By a Biometrica staffer
On Wednesday, Dec. 8, the Justice Department’s Office on Violence Against Women (OVW) announced awards to 11 Indian Tribal governments to support them in exercising special domestic violence criminal jurisdiction (SDVCJ). The Violence Against Women Reauthorization Act of 2013 (VAWA 2013) recognized the authority of tribes to exercise SDVCJ over certain defendants, regardless of their Indian or non-Indian status, who commit crimes of domestic violence or dating violence or violate certain protection orders in Indian country.
In July, Biometrica’s Aara Ramesh wrote that the Supreme Court’s unanimous affirmation of the right of tribal law enforcement officers to detain non-Native people who they reasonably suspect to have been involved in a crime on Native land. That affirmation breathed life into the VAWA, which is still pending in front of Congress, but might better protect Indigenous women too. Why is that critical?
Only yesterday, Dec. 8, for example, we wrote about how gender-based violence still disproportionally affects women and girls globally, particularly intimate partner violence or violence perpetrated by family members/relatives according to a research report published by the United Nations Office on Drugs and Crime (UNODC). The data on violence committed against women is shocking. Per that same UNODC report, on average, a woman or girl is killed by someone in her own family every 11 minutes across the world.
When it comes to the U.S., the situation is worse for Native American women. It is widely acknowledged that the incidence of violence experienced by them is much higher than that of other races. Tribal authorities, however, find themselves hamstrung when it comes to punishing violence perpetrated against Native women due to the jurisdictional complexities associated with investigating and prosecuting serious violent crimes committed against Native communities on Native lands by people of other races.
“We heard from tribal leaders that they need access to funds to support the day-to-day costs of SDVCJ, and I’m pleased to announce OVW is issuing eleven awards to implementing tribes to defray these costs,” OVW Principal Deputy Director Allison Randall said in a statement on Wednesday.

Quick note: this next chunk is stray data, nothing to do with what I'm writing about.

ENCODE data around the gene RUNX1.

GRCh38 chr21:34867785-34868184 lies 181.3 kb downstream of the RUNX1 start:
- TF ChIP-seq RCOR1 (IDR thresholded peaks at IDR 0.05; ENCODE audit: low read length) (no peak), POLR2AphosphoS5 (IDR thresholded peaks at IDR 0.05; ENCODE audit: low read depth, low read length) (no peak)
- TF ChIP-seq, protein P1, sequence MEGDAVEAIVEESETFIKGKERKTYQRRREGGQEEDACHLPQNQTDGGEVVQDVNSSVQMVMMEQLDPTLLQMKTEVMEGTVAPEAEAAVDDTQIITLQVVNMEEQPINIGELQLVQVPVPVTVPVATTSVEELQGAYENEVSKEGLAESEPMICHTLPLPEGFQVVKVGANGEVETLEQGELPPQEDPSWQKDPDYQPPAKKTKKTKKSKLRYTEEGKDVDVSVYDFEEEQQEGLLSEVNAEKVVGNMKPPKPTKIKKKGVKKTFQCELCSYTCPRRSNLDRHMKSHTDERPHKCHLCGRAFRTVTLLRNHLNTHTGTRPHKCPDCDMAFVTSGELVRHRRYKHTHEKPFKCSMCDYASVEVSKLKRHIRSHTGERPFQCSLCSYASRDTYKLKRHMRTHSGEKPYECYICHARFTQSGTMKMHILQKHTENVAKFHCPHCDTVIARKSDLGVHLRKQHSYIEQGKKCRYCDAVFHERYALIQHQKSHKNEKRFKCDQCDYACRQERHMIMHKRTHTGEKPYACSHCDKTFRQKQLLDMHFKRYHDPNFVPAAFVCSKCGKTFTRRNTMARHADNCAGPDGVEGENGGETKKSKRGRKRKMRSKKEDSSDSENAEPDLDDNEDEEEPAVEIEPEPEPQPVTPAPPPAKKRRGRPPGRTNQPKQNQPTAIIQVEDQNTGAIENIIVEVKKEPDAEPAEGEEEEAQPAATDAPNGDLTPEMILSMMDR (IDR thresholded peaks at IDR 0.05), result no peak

OVW’s Tribal Jurisdiction Program was authorized under VAWA 2013 and supports tribes with jurisdiction over Indian country in exercising SDVCJ, the DOJ’s statement said. Tribal Jurisdiction Program funds may be used to strengthen tribal criminal justice systems, provide indigent criminal defense, conduct jury trials and provide services and applicable rights to crime victims.
Costs could include, but are not necessarily limited to, incarceration costs (including medical care) for non-Indian SDVCJ defendants, trial costs for SDVCJ cases, defense counsel costs, costs associated with empaneling a jury for an SDVCJ trial, batterer’s intervention or other pre- or post-conviction supervision or programming costs and related training and technical assistance.
The recipients of Wednesday’s one-year awards under OVW’s Tribal Jurisdiction Program are:
– Chickasaw Nation, Oklahoma
– Eastern Band of Cherokee Indians, North Carolina
– Fort Peck Assiniboine and Sioux Tribes, Montana
– Muscogee (Creek) Nation, Oklahoma
– Nottawaseppi Huron Band of the Potawatomi, Michigan
– Pascua Yaqui Tribe, Arizona
– Port Gamble S’klallam Tribe, Washington
– Pueblo of Santa Clara, New Mexico
– Seminole Nation of Oklahoma
– Cherokee Nation of Oklahoma
– Tulalip Tribes of Washington